Should My Partner and I Get Tested for Infertility Even If We Don’t Plan to Start a Family Right Away?

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Whether you're trying to conceive now or are planning to have kids… someday, there are many benefits to testing for infertility By testing now you can learn if you have any problems that will prevent you from getting pregnant so that they can be treated now,  instead of later when you are about to start treatment and the problem may have become worse. Tests will also show if you have diminished (low) ovarian reserve and need to start trying to become pregnant now instead of waiting until later. This is what you should know.

Can you test for infertility?

You and your partner can and should get tested for potential fertility challenges, even if you're not actively trying to get pregnant. With a variety of fertility tests, your doctor can see if you have any underlying health conditions or challenges that could make it difficult to conceive now or in the future.

To start testing for infertility, your doctor will run a number of general tests. You'll undergo an overall physical exam and your doctor will ask about your family and personal health history. These can uncover:

  • Potential hereditary issues
  • Riskier lifestyle habits
  • Previous trauma
  • Other underlying health conditions that could interfere with fertility

From there, fertility tests for women typically measure:

  • Antral Follicle Count (AFC) to determine your ovarian reserve
  • AMH Levels, a hormonal marker of ovarian reserves
  • FSH Levels to gauge the presence or absence of egg production

For women, your doctor will likely also use an ultrasound test to check the condition of your uterus and ovaries. They'll also run blood tests to check for infections and ask about your menstrual patterns to determine if there are irregularities.

For men, fertility specialists generally run a:

  • Blood test to check levels of testosterone and other hormones
  • Urinalysis to detect any infections
  • Semen analysis to determine sperm motility, count, and quality

You can learn more about the semen analysis here.

It's important that both partners are tested. Conception can be due to challenges in either partner, but in over a third of cases, there are both male and female factors that together lead to issues.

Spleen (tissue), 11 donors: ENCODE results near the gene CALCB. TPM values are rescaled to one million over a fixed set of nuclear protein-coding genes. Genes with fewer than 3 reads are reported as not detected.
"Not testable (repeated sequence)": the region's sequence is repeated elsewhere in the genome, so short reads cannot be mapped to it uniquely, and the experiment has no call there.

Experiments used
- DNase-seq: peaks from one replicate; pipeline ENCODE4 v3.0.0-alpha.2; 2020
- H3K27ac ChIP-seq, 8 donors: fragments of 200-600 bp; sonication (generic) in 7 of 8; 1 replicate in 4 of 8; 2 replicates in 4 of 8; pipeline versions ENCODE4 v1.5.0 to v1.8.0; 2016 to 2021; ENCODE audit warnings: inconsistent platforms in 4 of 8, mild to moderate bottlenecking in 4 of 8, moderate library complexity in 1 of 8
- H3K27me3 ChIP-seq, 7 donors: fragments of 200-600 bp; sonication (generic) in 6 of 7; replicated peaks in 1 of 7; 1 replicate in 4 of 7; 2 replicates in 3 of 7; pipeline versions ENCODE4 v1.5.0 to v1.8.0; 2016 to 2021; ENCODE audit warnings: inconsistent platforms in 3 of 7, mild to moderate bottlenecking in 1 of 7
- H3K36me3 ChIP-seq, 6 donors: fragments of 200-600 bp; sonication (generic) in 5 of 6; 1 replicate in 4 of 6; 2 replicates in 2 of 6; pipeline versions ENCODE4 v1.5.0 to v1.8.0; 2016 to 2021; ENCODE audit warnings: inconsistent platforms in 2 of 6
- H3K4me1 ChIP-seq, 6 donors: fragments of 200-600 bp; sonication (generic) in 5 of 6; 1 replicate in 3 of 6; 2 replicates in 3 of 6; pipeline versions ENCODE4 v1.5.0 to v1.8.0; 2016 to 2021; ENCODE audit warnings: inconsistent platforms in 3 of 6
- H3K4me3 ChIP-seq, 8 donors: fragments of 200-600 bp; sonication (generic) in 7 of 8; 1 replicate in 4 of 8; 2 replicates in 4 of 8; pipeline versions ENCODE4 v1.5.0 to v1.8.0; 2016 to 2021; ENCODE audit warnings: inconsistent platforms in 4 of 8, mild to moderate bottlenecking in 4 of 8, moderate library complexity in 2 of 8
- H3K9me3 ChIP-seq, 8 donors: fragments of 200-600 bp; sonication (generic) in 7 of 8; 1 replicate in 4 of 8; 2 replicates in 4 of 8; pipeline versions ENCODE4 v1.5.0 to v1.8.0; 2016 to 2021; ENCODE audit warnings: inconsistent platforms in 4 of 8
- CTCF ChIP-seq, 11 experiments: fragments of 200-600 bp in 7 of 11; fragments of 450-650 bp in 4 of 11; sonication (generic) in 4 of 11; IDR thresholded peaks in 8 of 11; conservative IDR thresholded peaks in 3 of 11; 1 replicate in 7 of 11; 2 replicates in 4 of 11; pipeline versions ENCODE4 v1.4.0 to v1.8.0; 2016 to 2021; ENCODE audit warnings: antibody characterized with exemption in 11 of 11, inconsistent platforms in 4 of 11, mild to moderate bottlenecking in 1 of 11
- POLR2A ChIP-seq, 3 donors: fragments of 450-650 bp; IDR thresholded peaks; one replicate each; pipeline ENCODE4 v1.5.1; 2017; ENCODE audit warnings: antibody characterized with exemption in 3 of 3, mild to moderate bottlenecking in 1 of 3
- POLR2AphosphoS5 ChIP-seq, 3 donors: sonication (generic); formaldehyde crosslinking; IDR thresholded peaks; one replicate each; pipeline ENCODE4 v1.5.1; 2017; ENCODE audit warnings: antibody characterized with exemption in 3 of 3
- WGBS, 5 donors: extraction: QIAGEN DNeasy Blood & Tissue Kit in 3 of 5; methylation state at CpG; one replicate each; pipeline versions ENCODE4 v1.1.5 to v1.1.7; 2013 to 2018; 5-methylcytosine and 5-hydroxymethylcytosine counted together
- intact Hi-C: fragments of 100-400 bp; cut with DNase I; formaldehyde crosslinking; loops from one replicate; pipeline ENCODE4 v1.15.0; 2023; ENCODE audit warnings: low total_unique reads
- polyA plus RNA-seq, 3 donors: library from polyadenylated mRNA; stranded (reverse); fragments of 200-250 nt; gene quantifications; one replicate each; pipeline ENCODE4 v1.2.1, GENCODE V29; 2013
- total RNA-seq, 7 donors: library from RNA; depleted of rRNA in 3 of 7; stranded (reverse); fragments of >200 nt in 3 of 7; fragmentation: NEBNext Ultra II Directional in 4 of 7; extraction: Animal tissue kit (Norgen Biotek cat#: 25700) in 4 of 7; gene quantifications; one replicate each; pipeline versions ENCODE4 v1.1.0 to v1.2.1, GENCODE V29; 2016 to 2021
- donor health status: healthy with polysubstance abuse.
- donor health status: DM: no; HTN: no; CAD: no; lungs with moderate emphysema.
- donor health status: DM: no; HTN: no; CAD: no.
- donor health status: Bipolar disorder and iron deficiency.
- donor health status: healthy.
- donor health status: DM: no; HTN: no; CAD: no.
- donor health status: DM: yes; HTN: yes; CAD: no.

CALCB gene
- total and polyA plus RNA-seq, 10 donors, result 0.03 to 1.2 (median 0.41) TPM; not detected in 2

When should we get tested for infertility?

For many people, there are benefits to getting tested for fertility issues earlier rather than later. If you're in your late 20s or early 30s, it could be helpful.

We discuss the benefits of these pre-pregnancy tests here. In general, testing can help you uncover potential issues and gives you time to reduce risks. For example, interventions may include:

  • Making lifestyle changes to reduce effects of smoking, poor eating habits, body weight, and other factors on your fertility
  • Undergoing procedures to treat underlying health issues, such as treating an infection, clearing a blocked vas deferens, or removing problematic uterine fibroids
  • Freezing your eggs or sperm if you plan on waiting to conceive

Already trying to conceive and haven't had any success? Leading health organizations, including the CDC, recommend talking to a fertility specialist if:

  • You're under the age of 35 and have been trying to conceive for more than a year
  • You're over the age of 35 and have been trying to conceive for more than six months

Delaying fertility testing could reduce your chances of getting pregnant, especially if you're over the age of 30. Simply put, it's always a good idea to learn more about your unique fertility profile. Even if you don't uncover any issues, it gives you peace of mind.

Learn more about testing for fertility

If you're in Louisiana or our neighboring states, we invite you to contact our team at The Fertility Institute of New Orleans for more information. We can discuss the infertility tests that could help you and are happy to answer any questions you have.